Many of today’s lawmakers changed their work address to Albany after long careers of doing something else. But for Jeffrey Klein, spending his life as a public servant is something he almost always wanted to do.
On Thursday, Sept. 13, he’s asking voters to continue that career dating back to the 1980s with another term in the state senate.
“I have always been very active in a lot of civic organizations, and active in Democratic politics,” Klein said. “It was important to not just do the politics, but get involved and get entrenched in the community work.”
Klein might be a controversial figure in the field of politics, but he’s a well-known one, pulling in hundreds of thousands of dollars into the district, and now holding the No. 2 position in the senate’s minority leadership. That puts him in a position to really push for a number of progressive bills that stalled under Republican leadership — a leadership that was helped, in part, by Klein’s former group of breakaway Democrats, the Independent Democratic Conference. The IDC dissolved last spring, and while Klein continues to take heat for its existence in the first place, the senator is the first to defend the group.
“Without my leadership and my members of the Independent Democratic Conference, as good as Gov. Cuomo is, he wouldn’t have got anything done,” Klein said. That includes measures that did make it through a Republican-controlled senate like paid family leave, the $15 minimum wage, and an immigration legal defense fund that has supplied $15 million in legal services to those trying to avoid Trump administration-led deportations.
“It’s interesting, a few days ago I went to sit with lawyers who were recipients of some of the funds to hear some of the stories, and they were bringing a federal lawsuit against two lawyers who were promising people they would get them asylum and help them fill out the paperwork for asylum,” Klein said. “They didn’t even do it properly. They submitted the paperwork, and now these people are getting deported. Not only did they take their money, but they are getting them deported to boot.”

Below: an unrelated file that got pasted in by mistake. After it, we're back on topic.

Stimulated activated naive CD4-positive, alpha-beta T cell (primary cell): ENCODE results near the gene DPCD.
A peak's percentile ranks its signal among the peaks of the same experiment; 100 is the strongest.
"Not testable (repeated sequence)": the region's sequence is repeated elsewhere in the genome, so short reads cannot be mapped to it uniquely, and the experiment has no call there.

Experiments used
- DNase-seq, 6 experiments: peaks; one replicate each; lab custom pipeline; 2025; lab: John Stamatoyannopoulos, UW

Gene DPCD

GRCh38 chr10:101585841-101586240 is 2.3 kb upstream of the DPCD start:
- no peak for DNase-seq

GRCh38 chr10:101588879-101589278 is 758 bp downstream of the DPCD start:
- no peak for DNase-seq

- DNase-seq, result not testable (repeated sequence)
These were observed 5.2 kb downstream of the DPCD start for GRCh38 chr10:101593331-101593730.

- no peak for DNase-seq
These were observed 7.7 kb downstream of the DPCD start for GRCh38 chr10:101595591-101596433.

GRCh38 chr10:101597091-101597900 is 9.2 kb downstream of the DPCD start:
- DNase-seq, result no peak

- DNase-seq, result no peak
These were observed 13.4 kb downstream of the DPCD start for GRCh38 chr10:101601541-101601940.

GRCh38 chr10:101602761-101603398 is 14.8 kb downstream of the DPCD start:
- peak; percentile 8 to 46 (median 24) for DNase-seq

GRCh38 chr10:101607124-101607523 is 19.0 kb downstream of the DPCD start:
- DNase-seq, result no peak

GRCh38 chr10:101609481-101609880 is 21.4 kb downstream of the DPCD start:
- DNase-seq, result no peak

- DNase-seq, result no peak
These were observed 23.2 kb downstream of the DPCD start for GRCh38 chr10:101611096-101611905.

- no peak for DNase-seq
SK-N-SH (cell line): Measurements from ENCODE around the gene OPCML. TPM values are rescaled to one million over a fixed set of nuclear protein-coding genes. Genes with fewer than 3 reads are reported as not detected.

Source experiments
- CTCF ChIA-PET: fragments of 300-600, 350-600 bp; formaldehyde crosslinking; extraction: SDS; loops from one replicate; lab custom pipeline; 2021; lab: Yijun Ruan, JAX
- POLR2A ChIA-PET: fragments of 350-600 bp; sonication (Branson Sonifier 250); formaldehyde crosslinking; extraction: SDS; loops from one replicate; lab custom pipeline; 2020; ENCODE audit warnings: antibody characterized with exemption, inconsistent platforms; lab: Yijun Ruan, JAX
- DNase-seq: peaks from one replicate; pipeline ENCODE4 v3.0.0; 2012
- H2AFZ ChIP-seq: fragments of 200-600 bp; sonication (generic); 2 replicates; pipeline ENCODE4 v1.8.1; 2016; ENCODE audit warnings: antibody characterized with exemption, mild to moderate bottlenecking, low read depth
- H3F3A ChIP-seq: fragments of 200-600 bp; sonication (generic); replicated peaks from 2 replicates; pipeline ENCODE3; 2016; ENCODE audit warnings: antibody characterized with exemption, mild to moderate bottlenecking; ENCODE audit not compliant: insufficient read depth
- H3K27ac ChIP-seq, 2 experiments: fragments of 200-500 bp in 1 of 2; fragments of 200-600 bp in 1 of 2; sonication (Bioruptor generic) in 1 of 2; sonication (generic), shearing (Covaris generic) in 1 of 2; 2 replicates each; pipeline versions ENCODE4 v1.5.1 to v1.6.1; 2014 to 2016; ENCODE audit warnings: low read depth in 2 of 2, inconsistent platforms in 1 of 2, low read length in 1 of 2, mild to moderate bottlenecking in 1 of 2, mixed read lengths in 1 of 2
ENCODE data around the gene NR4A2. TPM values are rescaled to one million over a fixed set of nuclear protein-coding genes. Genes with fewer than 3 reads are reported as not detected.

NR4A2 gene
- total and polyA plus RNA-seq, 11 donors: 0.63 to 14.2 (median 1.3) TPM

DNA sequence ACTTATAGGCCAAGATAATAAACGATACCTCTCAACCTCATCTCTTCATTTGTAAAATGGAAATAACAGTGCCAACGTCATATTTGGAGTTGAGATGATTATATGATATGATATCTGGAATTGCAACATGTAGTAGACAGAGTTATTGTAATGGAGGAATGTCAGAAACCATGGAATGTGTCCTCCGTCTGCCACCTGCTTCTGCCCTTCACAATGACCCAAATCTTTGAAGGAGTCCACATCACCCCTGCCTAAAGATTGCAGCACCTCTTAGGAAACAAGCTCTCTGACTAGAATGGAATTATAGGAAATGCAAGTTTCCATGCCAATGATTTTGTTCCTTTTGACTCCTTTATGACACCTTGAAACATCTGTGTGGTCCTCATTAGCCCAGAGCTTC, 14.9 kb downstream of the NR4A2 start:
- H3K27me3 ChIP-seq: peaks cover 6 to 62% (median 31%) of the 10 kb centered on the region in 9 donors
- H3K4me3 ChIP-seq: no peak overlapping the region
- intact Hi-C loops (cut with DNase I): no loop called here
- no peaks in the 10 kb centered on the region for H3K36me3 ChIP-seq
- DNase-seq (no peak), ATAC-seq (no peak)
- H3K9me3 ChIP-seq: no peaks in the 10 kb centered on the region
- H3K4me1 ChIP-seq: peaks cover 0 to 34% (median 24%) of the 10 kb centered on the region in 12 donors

A lot of the latest vitriol against the IDC has come since Donald Trump was sworn in as president. But while Klein’s group was not working directly with Democrats, he believes he was still pushing for the cause of Democrats.
Yet, it’s created what Klein has called a civil war within the party. The senator says he doesn’t shy away from primary competition, yet Republicans have put up potential opponents for many seats, many of them unchallenged by other members of their own party. Whomever comes out on top in next Thursday’s primary will have little time to regroup and turn their focus to the general election.
“I think we have to unite as Democrats,” Klein said. “All of us. It shouldn’t be necessary for there to be Indivisible Democrats, or True Blue Democrats, or socialist Democrats. We need to have a message as Democrats that resonates all over the state of New York.”
After graduating from Columbia University’s School of International and Public Affairs, Klein spent a brief time in the private sector before becoming the chief of staff for U.S. Rep. James Scheuer, who spent 28 years representing parts of Brooklyn and Queens. Klein moved on to become a state committeeman, and a Democratic district leader, as well as serving on his community board.
When Assemblyman George Friedman moved to the bench as a judge, Klein decided to run for his seat covering an area of the Bronx just east of Kingsbridge.
“I ran against the Bronx (political) organization, and Friedman’s hand-picked successor,” Klein said.
He won, spending nine years in the lower chamber until the senator representing much of his coverage area — Republican Guy Velella — was ensnared in a corruption scandal, opening the seat for Klein, who moved to the senate in January 2005.
“That seat was in Republican hands for 55 years,” Klein said. “I gave up a safe seat in the Assembly and jumped into a hotly contested senate race that the entire state was paying attention to. And the minute I won, I rolled up my sleeves and got to work.”
But life in the senate was far more difficult than what Klein had in the Assembly. Republicans controlled the chamber when he arrived, and when Democrats were able to wrest control away in 2008, all Klein found was dysfunction.
“I did the best I could considering what we were all dealing with,” he said. “We did have some accomplishments, however. I started getting involved in the whole foreclosure issue, and at the time, I was ahead of the curve. We did do some things, but not a lot of the things we promised. We never passed equality, we never had a vote to codify Roe v. Wade, and we never did independent redistricting.”
Democrats have a chance to win back control of the senate again in November. And if re-elected, Klein hopes to make the next Democratic stint much different as deputy leader. Yet, the party must be careful, Klein warns: Getting a majority does not automatically mean bills will be passed.
“The Assembly has this super-majority (of Democrats), and there are still 20 or 30 members that vote no on stuff,” he said. “You have to be mindful that sometimes people vote their own minds. And when some of them realize their vote means so much, it becomes shakedown city, and everything is at the whim of these two or three people.”
And that’s why, in the end, party unity matters to Klein — so much he folded his IDC back into the Democrats.
“We need a message that resonate with all New Yorkers,” he said, “and then we have to govern that way as well.”